Today's Primary Suspects:
One of our very favorite things to make and can is homemade salsa! Last week, I found some nice-looking Roma tomatoes on sale and decided to give it a go at making some fresh salsa with lowly grocerystore produce. I figured that if it tasted good enough, I could close my eyes and pretend like it's July and there isn't a foot of snow on the ground here. It was delish!
I have just in the last year decided that cilantro is an herb of the gods. Like, I can't cook Mexican food without a big bunch of it being involved. Like I dream of it at night. Like I want to marry it. OK, it's not really that great, but you get the idea. You do NOT want to use the dried stuff that comes in a jar. Ick. I mean, it's probably okay if you have never tasted fresh cilantro, but I honestly wouldn't even bother making fresh salsa unless I have the fresh cilantro - it's just that darn good.
Anyway, the challenge with cooking with it is that it has rather tough stems and it is very time-consuming to pull all those little leaves off before chopping. So, I figured out a trick that makes it much less bothersome. I hold the bunch of cilantro with my left hand (the leaves pointing toward the right). Next, I hold a fork with my right hand and put the tines down so that the tines are pointing straight down amongst the stems and pull the fork to the right, keeping the tines against the cutting board. I continue doing this until my left hand is left pretty much just holding stems. The leaves pull right off of the stems as I drag the fork.
Does that make even one little whit of sense at all? I hope.
Here is the cutting board filled with everything chopped up. Ta-da! Mucho beautiful. Or something like that.
Now, I want you to meet my long-time best friend in the kitchen. It is sometimes called a Bench Scraper and I have also heard it called a Dough Scraper. I call it The Metal Scraper-Thing. Whatever you call it, you want one in your kitchen. I almost always include one when I give a wedding shower gift.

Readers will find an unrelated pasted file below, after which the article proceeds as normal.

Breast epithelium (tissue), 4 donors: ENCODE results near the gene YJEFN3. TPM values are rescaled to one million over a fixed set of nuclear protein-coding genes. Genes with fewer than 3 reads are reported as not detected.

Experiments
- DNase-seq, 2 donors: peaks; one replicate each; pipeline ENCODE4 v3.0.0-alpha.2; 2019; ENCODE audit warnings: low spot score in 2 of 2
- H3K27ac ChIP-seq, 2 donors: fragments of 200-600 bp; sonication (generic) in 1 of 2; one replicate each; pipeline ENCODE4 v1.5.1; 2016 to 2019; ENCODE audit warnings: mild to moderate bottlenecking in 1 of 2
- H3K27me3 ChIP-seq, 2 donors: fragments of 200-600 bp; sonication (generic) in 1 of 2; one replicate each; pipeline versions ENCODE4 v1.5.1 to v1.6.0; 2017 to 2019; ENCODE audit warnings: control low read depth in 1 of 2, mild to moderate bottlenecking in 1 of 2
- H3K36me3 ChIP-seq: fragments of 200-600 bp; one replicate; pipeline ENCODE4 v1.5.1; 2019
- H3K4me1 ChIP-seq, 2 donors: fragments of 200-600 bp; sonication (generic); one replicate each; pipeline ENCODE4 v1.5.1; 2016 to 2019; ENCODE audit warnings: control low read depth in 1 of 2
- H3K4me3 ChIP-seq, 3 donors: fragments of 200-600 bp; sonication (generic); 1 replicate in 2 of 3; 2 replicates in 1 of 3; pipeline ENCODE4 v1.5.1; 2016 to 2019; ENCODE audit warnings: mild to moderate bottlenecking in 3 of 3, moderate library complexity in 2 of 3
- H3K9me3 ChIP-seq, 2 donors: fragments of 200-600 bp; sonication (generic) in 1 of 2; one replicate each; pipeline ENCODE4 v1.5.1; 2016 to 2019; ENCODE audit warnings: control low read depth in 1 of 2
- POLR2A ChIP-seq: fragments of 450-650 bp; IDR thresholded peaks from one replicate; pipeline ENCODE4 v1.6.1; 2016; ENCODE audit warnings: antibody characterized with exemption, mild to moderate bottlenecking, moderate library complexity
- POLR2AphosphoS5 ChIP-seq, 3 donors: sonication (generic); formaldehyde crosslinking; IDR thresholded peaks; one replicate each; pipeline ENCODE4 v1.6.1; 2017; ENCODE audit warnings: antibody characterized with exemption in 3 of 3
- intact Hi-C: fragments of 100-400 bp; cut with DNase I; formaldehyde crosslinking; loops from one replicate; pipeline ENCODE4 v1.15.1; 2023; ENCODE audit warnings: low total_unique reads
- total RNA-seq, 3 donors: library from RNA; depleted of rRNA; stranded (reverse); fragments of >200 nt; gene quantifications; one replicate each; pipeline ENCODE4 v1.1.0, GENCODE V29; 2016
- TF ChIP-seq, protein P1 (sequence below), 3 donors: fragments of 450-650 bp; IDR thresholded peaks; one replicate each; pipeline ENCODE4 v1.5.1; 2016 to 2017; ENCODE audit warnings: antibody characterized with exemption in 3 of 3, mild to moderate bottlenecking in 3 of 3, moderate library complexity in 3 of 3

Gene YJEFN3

It works great for scooping up the veggies and putting them into the bowl. Another day, I will show you its awesomeness when working with dough. Before then, go buy one. If you want to. Or not. Nevermind.
After you have all the veggies in the bowl, we move on to the "extras." Start with about 1 1/2 teaspoons of salt. You can use regular salt. Or Kosher salt. Or solar-evaporated sea salt. Now us, since it's wintertime here and we're on a tight budget, I usually just go scrape some off of the road after the salt truck passes through. Using my Dough Scraper, of course. Just kidding. Maybe. I also could, in a pinch, go out to the dairy barn and scrape some off of the cows' salt block. I doubt if a little cow saliva ever killed anyone.
I just squirt about 2 teaspoons or so of lime juice in the bowl, but I don't really measure. I also scoop in about 2 tablespoons of minced garlic. That is enough to keep vampires away, so use less if you are going to be in the same room with another person in the next 24 hours. Just a warning.
After making tons of homemade salsa over the years, I have found that the number one mistake people make is not adding enough salt. The right amount of salt really brings out the freshness of the ingredients. Add it slowly, however, because you don't want it to taste salty, but rather just have enough to enhance the flavors.
Ta-da! The finished product. Just grab some tortilla chips and dig in. The men in the house will love you forever for makin this.